BUSINESS

Recruitment: Finding Sven

TAGs: Carl-Henrik Larneryd, Guest Contributor, Guest Post, iGaming, Nordic, recruitment

This is a guest contribution by the Director of the HR agency Scandistaff Carl-Henrik Larneryd . If you would like to submit a contribution please contact Bill Beatty for submission details. Thank you.

 

The New Year has just started for real and many of you are working on budgets and looking through staffing needs.

iGaming is indeed a multicultural business. Operators have a mix of countries they target and affiliate networks add to this as well. The business has in its foundation a sound approach to culture, everyone adjust to customer segments and markets and takes notice about the cultural aspects that come with every market. Given this, it gets me to wonder why this isn’t standard when it comes to recruiting. Its actually quite simple, employees from different markets and countries Recruitment: Finding Svenwill have different expectations from the recruitment process. I will try and give you a short insight on how to attract Nordic employees. This should be of everyone’s interest as more or less all are seeking the pot of gold that’s in the Nordic iGaming market (and casino in particular).

Basically, if you want to attract the best Nordic employees, you have to adapt in some way to the “Nordic way” as this is what they are expecting. People from this area are very keen on soft values and company culture and if you don’t live up to the expectations they might pack their bags and go home or worse – join your competitor.

Sweden and the Nordic area are odd, that’s true. If you take a look at the World Value Survey you can notice that USA actually has more in common with Angola value-wise than with the odd people up north. It’s actually only the Japanese that manages to beat us. On the other hand has the Nordic region a long tradition of working abroad. In the 70-ties was the Kibbutz in Israel a must-go for swedes and quite a few tried out the au-pair work in the UK and US during the 90-ties as well. Now call centres are the main resort for jobseekers and the iGaming business as well as the mining sector always seeks qualified Nordic personnel. As an example are at least 546.000 swedes currently working abroad, which is a 35 % increase since 2003.

We have at Scandistaff developed a recruitment method we call ScandiValid that make us being able to provide better candidates for our clients. Since I see a lot of companies that struggle with Nordic employee acquisition and retention have I therefore put together these small but very useful reflection points to take in consideration regarding the hiring process of Nordic staff.

  1. Is the job ad just a bullet list with words that does not have any substance without a context such as “team player” or “collaborative”? It looks fancy but what does it really give you? Nordic speakers don’t fancy that, it gives a sloppy impression.
  2. Are you looking for a unicorn? Many have aggressive requirements no one really can live up to.
  3. Do you know how your recruitment partners treat your candidates? It’s a good chance that they don’t get back to candidates with feedback and leave them in the loop. This is very bad and hurts your employer branding more than you can imagine. Treat a candidate badly and you will for sure have your company dragged in the dirt. Remember that it’s mainly your company that will take the hit and not the recruitment agency.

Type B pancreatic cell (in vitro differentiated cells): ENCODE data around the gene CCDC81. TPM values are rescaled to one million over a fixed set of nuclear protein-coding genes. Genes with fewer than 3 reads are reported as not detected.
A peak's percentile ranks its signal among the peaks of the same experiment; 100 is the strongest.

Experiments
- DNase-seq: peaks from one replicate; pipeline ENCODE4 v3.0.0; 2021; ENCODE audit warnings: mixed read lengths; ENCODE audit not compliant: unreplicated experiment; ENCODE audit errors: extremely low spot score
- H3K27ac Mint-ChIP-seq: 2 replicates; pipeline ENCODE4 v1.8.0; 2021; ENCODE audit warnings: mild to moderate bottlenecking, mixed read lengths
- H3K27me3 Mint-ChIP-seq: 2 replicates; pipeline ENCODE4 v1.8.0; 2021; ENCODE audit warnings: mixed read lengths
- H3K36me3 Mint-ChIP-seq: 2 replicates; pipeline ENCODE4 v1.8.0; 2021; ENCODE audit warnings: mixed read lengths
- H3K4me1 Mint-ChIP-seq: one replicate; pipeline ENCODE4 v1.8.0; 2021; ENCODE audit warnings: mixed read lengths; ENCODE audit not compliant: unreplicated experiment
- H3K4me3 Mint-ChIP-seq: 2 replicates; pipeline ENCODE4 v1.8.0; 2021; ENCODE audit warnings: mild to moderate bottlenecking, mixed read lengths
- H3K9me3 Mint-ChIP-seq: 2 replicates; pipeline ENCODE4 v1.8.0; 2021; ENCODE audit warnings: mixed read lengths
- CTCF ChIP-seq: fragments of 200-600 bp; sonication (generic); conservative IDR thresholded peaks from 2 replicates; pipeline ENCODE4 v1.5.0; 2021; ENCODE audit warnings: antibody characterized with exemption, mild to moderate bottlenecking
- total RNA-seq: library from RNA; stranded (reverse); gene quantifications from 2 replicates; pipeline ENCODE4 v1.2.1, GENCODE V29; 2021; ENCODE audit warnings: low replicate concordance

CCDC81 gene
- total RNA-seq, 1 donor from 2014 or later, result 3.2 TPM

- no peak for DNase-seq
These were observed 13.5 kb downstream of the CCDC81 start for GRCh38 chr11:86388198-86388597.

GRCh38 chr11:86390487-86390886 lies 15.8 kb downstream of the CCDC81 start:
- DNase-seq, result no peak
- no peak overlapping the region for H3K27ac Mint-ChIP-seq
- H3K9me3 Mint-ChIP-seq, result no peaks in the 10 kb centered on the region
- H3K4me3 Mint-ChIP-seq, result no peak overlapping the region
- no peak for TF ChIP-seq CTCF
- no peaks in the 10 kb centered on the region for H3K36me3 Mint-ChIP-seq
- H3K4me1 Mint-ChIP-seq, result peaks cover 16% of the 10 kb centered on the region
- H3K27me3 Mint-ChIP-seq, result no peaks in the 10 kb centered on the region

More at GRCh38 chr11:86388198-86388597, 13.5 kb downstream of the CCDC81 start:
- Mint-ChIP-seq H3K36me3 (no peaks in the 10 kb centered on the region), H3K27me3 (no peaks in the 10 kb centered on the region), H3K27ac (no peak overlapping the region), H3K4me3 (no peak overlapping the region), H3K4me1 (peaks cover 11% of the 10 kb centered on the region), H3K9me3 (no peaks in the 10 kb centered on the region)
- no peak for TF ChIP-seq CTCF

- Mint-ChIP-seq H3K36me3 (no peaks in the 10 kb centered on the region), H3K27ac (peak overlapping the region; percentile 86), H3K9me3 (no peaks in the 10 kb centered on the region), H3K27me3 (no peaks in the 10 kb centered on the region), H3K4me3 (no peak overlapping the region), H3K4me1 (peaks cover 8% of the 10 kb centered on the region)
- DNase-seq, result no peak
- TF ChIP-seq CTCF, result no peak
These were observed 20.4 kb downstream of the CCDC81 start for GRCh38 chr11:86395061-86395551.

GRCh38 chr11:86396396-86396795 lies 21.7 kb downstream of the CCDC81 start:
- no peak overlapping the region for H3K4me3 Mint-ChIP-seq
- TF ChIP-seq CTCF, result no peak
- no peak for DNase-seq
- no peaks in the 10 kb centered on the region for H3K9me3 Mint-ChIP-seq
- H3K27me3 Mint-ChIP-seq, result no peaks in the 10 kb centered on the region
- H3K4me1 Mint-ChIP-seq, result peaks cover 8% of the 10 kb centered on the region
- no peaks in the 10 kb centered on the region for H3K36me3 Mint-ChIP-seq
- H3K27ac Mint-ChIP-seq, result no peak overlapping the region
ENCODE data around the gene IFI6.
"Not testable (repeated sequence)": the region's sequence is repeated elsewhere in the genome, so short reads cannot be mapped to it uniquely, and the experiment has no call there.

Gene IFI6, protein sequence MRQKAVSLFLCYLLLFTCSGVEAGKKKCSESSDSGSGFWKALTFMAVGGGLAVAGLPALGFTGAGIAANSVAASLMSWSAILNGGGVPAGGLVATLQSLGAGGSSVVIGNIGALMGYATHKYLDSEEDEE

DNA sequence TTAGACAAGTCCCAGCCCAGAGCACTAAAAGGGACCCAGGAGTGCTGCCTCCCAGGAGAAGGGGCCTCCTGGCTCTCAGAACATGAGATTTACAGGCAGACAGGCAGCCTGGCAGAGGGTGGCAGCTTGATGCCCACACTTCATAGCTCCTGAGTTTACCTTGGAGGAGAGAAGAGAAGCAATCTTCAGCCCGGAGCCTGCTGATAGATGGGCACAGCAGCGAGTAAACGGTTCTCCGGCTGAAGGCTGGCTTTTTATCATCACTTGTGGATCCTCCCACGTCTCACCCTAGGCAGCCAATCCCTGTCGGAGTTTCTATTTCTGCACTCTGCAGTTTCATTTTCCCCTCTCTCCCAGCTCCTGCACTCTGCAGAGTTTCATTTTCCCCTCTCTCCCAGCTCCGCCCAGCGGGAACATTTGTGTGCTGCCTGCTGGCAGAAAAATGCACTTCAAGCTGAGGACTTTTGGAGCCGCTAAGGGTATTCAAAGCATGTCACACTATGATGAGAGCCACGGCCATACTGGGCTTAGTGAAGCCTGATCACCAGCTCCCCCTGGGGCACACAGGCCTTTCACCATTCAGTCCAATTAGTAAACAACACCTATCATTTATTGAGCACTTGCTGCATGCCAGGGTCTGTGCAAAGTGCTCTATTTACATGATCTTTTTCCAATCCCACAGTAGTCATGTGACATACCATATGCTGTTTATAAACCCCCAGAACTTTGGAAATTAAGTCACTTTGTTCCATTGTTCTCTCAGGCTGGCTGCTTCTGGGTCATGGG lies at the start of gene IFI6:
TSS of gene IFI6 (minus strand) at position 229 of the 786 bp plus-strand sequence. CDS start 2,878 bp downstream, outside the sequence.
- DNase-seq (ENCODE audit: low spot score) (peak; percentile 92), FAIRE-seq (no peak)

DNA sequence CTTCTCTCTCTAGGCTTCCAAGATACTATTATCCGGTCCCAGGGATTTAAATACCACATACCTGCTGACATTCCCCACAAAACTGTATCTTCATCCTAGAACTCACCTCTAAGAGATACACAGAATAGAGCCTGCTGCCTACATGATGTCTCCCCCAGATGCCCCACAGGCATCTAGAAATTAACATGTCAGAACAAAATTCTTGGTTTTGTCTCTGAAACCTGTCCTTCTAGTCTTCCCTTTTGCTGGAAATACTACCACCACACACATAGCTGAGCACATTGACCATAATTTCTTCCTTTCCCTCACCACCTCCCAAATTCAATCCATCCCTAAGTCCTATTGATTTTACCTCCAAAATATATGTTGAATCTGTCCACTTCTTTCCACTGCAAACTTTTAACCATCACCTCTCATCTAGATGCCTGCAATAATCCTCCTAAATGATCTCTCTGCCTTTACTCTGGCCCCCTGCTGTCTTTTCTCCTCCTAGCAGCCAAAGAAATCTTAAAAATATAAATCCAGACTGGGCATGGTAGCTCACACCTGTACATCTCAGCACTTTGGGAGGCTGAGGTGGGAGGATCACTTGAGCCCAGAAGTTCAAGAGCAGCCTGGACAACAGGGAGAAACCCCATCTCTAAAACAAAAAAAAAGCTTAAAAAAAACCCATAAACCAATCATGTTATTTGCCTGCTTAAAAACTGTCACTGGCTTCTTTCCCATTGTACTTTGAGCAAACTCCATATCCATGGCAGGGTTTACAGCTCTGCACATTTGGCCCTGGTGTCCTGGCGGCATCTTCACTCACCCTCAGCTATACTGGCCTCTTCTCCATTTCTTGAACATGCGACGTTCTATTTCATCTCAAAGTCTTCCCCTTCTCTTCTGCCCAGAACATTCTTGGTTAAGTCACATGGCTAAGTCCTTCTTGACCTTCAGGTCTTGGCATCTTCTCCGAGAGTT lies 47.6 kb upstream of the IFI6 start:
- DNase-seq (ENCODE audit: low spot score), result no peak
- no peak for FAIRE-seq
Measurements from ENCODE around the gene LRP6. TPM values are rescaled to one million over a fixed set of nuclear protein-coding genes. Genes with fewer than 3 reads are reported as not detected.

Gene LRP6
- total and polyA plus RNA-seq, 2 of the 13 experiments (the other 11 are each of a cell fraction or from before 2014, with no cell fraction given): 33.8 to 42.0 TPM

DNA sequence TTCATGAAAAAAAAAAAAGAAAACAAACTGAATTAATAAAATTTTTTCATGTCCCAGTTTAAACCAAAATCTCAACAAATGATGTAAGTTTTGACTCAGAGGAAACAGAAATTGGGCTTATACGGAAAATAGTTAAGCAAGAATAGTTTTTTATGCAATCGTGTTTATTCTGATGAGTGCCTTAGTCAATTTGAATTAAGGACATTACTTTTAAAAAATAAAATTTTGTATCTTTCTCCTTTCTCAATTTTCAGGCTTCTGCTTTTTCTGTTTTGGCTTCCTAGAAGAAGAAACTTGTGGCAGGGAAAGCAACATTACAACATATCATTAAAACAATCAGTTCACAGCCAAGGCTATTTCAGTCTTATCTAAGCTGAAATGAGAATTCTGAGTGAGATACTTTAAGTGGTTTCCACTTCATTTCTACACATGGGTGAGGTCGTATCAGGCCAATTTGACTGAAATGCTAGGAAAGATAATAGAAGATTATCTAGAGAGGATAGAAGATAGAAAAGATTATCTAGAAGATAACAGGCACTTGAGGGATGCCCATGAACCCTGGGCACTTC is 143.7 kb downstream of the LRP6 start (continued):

4. Do you have a very formal hierarchy and different small incitements (organisational psychologists call these artefacts) that indicate different levels in the organization? Apart from titles these can be about how desks are placed, different floors in the building indicating how important the people there are and so on. This is quite un-Nordic and may intimidate candidates, be careful on how you initially present this.
  5. One should be aware that even if its very nice and convenient to find Nordic candidates that are already located in your country let me raise a warning flag. There is often a reason the person isn’t employed yet and people that randomly move to foreign countries without a proper plan are, well you can guess that these are not necessarily the employees you want.
  6. Do tests! Qualified tests give you a hunch and make you do a better hiring decision. Lookout for lousy tests though, consult a specialist on which tests to use.
  7. Are you taking references? Aim to call up to 3 references in person. Don’t accept formal letters of recommendation, these are vague and Scandinavians are expecting that you will call their former employers.
  8. Are you not paying for flights and starting accommodation? You should start doing that right away then, its industry standard and candidates will get an cheap impression of your company if not.
  9. Finally, do your employment contract look more like a threatening ransom note then a collaborate agreement? I’ve seen candidates walk out on offers just because the contract was too hostile.

If you take these in consideration the next time you are about to board a Nordic employee you probably have a better chance of making a good hiring decision and this naturally also inflicts the validity of the process. As you might know you also have to get these people to stay, which is another chapter.

If you are looking for Nordic staff or advise on how to handle these, feel free to contact us. This is what we do.

 

Carl-Henrik Larneryd is the director of the HR agency Scandistaff that is located in Malta and that focuses on Nordic staff for the gaming industry. Carl-Henrik has a degree in organizational psychology with a speciality in trait testing.

Feel free to contact the author at carl@scandistaff.com or +356 999 36 350 if you would like to know more about his work. More information about Scandistaff can be found at scandistaff.com.

 

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